Imagine an athletic, powerful, high ranking martial artist. Can this person defend him or herself? Most people would say “Yes! So and so is such a badass!”
Let’s reframe the question. Is this person street smart? The answer now should be “I have no idea”.
What does it mean to be street smart? The standard definition is a version of the following:
“Having the experience, knowledge, and ability necessary to deal with the potential difficulties or dangers of life in an urban environment.”
Let’s examine some other activities for comparison.
A street smart skateboarder knows how to safely maneuver his board through all types of city terrain. He can ride on a sidewalk without crashing into people. She can ride in the roadway without getting hit by cars. He knows how to avoid the large cracks and glide over the small ones. She knows which streets have dangerous blind spots and sharp turns, and which streets are manageable. All of this knowledge is relative to his or her own particular skill set and ability. One type of environment that is dangerous for one skateboarder may be safe for another and vice-versa.
And so it is with a smart rock climber, a smart mountain biker, a smart skier and more. Smartness refers to the person’s ability to stay within his or range of ability and deal with the inherent dangers in the environment. When you are smart, you know what you can do and what you can’t do with a high degree of accuracy. You know when to “go for it” and when to “back off”. You know your environment and yourself.
On the other hand, a dumb skateboarder/climber/biker/skier doesn’t know the limits of his or her capabilities. That is a major reason why they get injured or killed. They put themselves in situations and environments that exceed their current ability.
Dumb doesn’t mean inexperienced or unskilled. A person can be relatively inexperienced and have a beginning skill and still be smart, if he knows his limits and purposely stays within them.
When it comes to self-defense defense, a street smart person knows his or her personal capabilities relative to threatening and violent situations. He knows what action(s) will work for him, on who, in which type of situation. She knows what will not work for her, when and why. She knows when to engage and when to disengage.
Street smart people are able to accurately assess their abilities relative to the situations they encounter in urban environments. Street dumb people cannot and do not.
Getting back to the imaginary martial artist. He or she could just as easily be street smart as street dumb. We have no evidence either way. And if this person is street dumb, then can he really keep himself safe? Or is she likely to “fight” the wrong person, at the wrong time, in the wrong situation. Which means that he/she really can’t defend himself regardless of his/her “badassness”.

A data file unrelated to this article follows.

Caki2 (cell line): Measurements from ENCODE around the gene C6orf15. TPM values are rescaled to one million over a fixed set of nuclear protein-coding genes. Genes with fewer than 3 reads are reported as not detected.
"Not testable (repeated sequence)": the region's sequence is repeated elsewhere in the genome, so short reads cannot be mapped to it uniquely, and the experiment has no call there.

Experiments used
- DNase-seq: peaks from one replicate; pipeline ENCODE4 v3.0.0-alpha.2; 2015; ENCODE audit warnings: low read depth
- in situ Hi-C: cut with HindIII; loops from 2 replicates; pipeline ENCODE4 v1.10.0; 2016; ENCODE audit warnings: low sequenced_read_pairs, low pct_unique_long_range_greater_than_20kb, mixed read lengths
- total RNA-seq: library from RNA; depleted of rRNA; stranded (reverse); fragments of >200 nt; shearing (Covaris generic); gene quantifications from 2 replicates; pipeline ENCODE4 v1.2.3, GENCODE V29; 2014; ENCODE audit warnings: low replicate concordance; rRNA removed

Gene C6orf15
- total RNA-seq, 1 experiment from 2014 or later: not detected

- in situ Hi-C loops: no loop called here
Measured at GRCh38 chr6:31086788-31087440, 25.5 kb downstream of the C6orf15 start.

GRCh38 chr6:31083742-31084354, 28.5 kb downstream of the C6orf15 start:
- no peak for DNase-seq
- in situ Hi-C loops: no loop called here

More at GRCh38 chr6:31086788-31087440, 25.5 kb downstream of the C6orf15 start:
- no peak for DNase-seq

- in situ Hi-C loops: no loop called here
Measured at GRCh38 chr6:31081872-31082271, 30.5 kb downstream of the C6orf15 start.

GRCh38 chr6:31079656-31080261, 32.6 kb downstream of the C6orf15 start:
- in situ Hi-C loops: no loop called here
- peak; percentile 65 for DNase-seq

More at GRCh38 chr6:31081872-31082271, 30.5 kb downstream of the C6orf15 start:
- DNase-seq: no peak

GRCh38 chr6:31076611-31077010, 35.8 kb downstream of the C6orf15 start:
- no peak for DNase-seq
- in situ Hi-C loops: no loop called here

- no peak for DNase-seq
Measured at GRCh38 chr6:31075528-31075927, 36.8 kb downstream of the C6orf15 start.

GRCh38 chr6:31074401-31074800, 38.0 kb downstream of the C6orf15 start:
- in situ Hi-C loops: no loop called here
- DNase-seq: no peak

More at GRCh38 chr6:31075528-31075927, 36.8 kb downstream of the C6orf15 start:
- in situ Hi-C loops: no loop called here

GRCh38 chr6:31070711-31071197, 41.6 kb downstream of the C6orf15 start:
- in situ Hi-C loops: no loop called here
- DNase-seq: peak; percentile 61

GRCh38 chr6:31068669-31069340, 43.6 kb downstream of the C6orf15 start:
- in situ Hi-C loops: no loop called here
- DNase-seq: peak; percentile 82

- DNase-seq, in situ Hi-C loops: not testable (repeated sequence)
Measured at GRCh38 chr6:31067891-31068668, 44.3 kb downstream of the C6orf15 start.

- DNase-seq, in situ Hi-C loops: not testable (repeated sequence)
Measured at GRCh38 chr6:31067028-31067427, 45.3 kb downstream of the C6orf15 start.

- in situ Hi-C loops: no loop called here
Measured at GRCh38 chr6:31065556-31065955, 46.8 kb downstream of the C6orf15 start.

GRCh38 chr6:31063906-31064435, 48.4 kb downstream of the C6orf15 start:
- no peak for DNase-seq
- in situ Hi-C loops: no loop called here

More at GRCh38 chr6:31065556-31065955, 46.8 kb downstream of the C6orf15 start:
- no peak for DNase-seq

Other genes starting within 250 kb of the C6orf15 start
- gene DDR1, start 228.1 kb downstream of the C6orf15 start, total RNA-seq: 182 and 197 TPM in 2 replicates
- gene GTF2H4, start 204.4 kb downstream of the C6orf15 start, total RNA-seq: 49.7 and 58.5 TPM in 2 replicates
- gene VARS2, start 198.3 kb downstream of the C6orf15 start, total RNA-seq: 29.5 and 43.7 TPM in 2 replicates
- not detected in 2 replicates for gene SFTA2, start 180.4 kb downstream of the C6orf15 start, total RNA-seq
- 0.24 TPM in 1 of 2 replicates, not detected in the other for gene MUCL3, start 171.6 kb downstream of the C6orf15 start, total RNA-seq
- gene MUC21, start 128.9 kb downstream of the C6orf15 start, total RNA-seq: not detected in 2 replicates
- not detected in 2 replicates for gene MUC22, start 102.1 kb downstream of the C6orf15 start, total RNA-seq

So how does this happen? How has technical martial arts ability become disassociated from street smartness? The answer lies in manner in which physical self-defense technique is taught and evaluated in a training setting. You are effectively judged on what you can perform without regard to what happens when your actions fail. Or if the actions you performed were excessive for the situation.
Learning your technique failure rate as a systemic issue is not a consideration in training. There is no method for determining and then improving upon your failure rate. You get points for trying and success, but lose no points for failure. Therefore, you never really learn the limits of your current ability. In real life, everything has a failure rate. All ropes have a breaking point. In fact, knowing the breaking point of a rope is a major consideration for determining which rope to use in which situation.
When you skateboard, rock climb, mountain bike and ski beyond your current ability, you fall. You get instant feedback that usually hurts and may cause injury. This consequence teaches you the line that that separates “go for it” and “back off”. These activities all involve constant feedback. In fact, a major aspect of these recreations is to engage in them in different environments under varying conditions. They are not done over and over in the same place. Variety is an integral part of the learning and play experience.
But this line is rarely drawn in martial arts and physical self-defense classes. The focus of these classes is to get people to learn how to do the “move” or technique “better”. And if you “know how to do it properly”, then it is assumed to work on everyone – all the time. The focus becomes on learning how to do it “right”. And once you can do it “right”, then you move on to the next technique. But you never determine your skill level’s breaking point and failure rate.
You check it off the list. You learn more and more techniques. You rise in rank and physical skill. On the surface, you really can perform the technique smoother and more effortlessly. But, the problem is that you don’t learn the situations in which you can’t reliably do it. The people you shouldn’t try the technique on and why not. You don’t know where the line of your ability lies. And you don’t know when what you would do is too little or too much for the situation. You don’t know when your actions will make the situation worse. You don’t know when to “go for it” or when to “back off”. Regardless of how much your skill level increases, you are still effectively street dumb because you are unable to accurately assess the urban environment and situation relative to your true ability.